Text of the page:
Unplug from the outside. If you’re one who’s embraced gadgets. The very links technology provides us with — iphones, laptops, e-mail, IMs, Facebook and Twitter — can be huge benefits to our productivity when used correctly but can also blur the ever-thinning boundary between work and life.  Being constantly connected can provide just as much stress as the benefits connection.  With unplugging from your smartphones and e-mails, starting small can make a big difference on your stress levels. Try limiting your connectivity by turning off your phone when you get home at night or not checking work e-mail on weekends.

Important BBS Update: Logging Conjoint Incentive Hours

bbs logo

Here is an important excerpt from the BBS FAQ sheet on logging your Conjoint Couples & Family Incentive hours. (Click here to read the entire document).

How do I log/get credit for the conjoint couples and family incentive hours?

When completing the Weekly Summary of Hours of Experience form and the MFT Experience Verification form, you will document the total couples, families and children hours gained on or after 1/1/2010 on the form item titled “Couples, families, and children.” In the subsection below, record the amount of actual conjoint couples and families hours. This subsection is only for recording purposes and will not affect your supervision requirements or increase your weekly totals. Please only document actual hours. Do not double count the hours on your forms.

Watch Those Numbers Add Up!

Watch Those Numbers Add Up!

Do you know that people who track their hours finish their hours more quickly? Ok, so I do not actually have any proof of this :0). However, what I do know is that the people I talk to who have a “general” idea of their hours often end up waiting until well after they have hit the “mark” before submitting their hours. Sometimes, spending an extra 4 months, or more gathering hours.

What their mind tells them is happening with their hours is often quite different than the reality. In addition, because they don’t track on a regular basis, inputting hours and calculating totals becomes a chore, and easy to avoid! While taking a laid back approach to the licensing process is absolutely the right fit for some people, for others it just makes a long process take even longer!

You are here at www.trackyourhours.com, so I imagine you are the kind of person who wants to keep track, and is excited to see the number of hours you have completed grow. You know that breaking your big goal into smaller steps and keeping track of your progress helps you to reach your goal. You have already learned that www.trackyourhours.com is the best way to keep track of your hours, the most intuitive, and the easiest!

Here are some additional tips to speed along the process:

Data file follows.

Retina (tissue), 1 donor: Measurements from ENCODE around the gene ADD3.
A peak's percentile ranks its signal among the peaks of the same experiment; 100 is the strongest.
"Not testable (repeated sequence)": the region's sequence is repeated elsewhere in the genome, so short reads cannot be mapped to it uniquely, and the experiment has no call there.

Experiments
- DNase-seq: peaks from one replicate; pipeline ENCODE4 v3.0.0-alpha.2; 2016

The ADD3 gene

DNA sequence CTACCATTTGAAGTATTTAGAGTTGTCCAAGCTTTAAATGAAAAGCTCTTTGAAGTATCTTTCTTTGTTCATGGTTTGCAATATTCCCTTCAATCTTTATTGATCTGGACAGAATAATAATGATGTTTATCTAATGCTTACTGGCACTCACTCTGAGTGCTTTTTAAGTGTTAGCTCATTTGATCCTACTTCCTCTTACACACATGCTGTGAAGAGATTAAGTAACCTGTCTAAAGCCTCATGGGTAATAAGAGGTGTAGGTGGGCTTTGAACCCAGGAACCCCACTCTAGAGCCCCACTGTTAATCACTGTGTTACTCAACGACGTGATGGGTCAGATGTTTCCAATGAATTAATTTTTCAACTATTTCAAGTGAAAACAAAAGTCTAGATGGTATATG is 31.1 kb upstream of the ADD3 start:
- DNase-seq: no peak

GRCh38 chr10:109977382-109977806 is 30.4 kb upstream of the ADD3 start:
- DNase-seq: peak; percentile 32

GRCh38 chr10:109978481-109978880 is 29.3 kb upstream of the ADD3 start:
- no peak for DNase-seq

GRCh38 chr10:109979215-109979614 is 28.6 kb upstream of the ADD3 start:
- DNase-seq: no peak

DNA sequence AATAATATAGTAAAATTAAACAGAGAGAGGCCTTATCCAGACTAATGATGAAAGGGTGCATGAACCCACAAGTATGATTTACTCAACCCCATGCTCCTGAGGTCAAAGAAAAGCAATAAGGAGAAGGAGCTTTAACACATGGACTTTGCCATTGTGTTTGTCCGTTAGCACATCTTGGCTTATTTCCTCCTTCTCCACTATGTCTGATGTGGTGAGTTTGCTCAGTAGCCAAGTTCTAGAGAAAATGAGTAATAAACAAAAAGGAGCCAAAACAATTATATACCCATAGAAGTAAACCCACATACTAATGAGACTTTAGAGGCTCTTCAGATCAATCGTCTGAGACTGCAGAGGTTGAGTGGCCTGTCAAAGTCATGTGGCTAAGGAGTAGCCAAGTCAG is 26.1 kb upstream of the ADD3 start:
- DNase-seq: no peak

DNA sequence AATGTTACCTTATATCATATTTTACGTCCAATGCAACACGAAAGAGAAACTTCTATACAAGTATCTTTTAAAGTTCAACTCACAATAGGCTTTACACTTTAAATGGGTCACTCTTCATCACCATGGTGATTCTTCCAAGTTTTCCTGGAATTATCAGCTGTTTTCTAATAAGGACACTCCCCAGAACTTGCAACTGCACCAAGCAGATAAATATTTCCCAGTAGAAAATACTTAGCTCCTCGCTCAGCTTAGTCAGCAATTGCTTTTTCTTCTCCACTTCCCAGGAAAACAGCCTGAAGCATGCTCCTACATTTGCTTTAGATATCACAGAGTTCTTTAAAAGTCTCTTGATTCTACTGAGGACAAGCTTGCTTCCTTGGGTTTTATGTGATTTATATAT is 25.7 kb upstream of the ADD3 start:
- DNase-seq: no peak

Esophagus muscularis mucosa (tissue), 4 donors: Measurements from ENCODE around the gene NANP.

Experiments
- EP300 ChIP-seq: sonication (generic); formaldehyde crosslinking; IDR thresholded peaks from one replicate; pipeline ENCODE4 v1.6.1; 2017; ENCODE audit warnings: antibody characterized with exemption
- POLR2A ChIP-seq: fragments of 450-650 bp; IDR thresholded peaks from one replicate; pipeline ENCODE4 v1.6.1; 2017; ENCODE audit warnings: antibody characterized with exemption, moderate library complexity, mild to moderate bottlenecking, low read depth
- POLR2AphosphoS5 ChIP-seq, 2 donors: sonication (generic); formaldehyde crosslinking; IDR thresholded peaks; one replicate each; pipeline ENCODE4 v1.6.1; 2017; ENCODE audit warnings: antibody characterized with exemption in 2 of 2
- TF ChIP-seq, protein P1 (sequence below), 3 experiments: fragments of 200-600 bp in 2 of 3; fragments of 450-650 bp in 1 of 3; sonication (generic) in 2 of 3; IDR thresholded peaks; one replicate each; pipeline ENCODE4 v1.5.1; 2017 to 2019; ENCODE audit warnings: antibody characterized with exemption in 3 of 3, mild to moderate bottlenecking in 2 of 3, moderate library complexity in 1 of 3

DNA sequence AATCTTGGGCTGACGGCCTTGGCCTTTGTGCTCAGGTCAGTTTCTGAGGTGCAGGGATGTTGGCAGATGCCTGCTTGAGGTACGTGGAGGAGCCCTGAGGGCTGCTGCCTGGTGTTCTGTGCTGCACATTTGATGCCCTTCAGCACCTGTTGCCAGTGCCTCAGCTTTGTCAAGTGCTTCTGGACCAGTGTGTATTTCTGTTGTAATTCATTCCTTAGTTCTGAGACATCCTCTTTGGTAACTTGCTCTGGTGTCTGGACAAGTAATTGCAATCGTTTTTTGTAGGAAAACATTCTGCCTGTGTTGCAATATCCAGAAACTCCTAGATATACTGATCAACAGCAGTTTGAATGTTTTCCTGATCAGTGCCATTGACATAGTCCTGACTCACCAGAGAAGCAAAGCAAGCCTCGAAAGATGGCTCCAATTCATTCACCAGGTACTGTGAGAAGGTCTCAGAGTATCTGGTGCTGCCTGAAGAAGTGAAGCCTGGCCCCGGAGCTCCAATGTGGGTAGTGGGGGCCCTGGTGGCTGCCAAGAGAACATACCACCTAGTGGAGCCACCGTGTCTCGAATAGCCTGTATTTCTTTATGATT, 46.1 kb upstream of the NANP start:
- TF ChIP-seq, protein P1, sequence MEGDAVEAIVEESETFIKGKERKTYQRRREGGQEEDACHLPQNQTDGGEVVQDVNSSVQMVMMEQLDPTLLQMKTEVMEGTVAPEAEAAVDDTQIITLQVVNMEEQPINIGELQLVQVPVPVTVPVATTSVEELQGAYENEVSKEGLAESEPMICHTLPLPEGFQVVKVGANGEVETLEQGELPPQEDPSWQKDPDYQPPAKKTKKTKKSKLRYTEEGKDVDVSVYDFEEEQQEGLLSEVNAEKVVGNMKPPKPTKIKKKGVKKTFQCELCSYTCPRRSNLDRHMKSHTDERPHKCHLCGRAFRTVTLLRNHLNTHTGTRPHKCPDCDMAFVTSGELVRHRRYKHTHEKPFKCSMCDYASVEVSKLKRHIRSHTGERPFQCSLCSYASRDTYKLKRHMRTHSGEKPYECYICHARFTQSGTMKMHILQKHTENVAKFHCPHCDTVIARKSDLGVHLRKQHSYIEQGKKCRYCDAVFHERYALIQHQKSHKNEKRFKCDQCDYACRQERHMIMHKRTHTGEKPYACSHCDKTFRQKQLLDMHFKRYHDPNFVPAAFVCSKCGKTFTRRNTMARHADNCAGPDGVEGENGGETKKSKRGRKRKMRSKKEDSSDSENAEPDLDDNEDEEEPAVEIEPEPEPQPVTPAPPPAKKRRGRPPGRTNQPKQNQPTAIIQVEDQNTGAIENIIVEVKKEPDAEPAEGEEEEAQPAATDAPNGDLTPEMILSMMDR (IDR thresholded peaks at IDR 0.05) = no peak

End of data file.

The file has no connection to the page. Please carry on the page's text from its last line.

1. Have a method for daily tracking of your clinical tasks. Whether it is in a dayplanner, agency scheduling book, or a piece of paper with little hash marks, keep good track of what you are doing at work. I find that many interns underestimate the amount of time they are spending on the phone with clients and doing clinical paperwork.
2. Input your hours on a weekly basis, print them off, and get them signed. I think this is especially important at the beginning of a supervision relationship. You are building trust in one another. If there is going to be a problem with signing off hours, you want to know right away. In addition, life happens. You don’t want to be scurrying if the supervisor suddenly leaves, gets in a car accident, or dies.
3. Know the laws and have a clear idea of how they relate to your workplace. Make sure you have a clear understanding of where your cross the line between client contact and countable hours. Did you know that doing a children or teen therapy group counts towards your children, families, and couples hours? My clinical supervisor, who was wonderful, didn’t know this and gave me misinformation. While clinical supervisors are great, get in the habit of going straight to the source with your questions. BBS and CAMFT are great resources (even for ACSWs).
4. Workshops, trainings, and individual therapy are all great ways to max out your hours. Just be aware of the 1,000 maximum on professional enrichment activities: supervision, trainings, and individual therapy.
5. Keep an eye on those ratios. The ratios are important for a variety of reasons. In the next “installment” I will be talking about what to do if your ratios are off to get back on track.

Are you doing all of the above? A+!
Find an area that you need to work on? Get moving!
Did this bring up questions? Ask them!

Let me know how helpful (or unhelpful) this information is for you! You can easily post a comment or question using the simple form below. Have a private question or want to make a suggestion about future topics? E-mail [email protected]

Remember, the process from here to the license and professional life you want does not have to be painful!

Miranda Palmer, MFT
http://mftguide.com

Miranda Palmer, MFT is a coach who helps pre-licensed individuals develop and follow their individualized path from where they are, to the license, business, and salary they want! You can learn more about her services, free online study groups for exams, and read more free articles at http://mftguide.com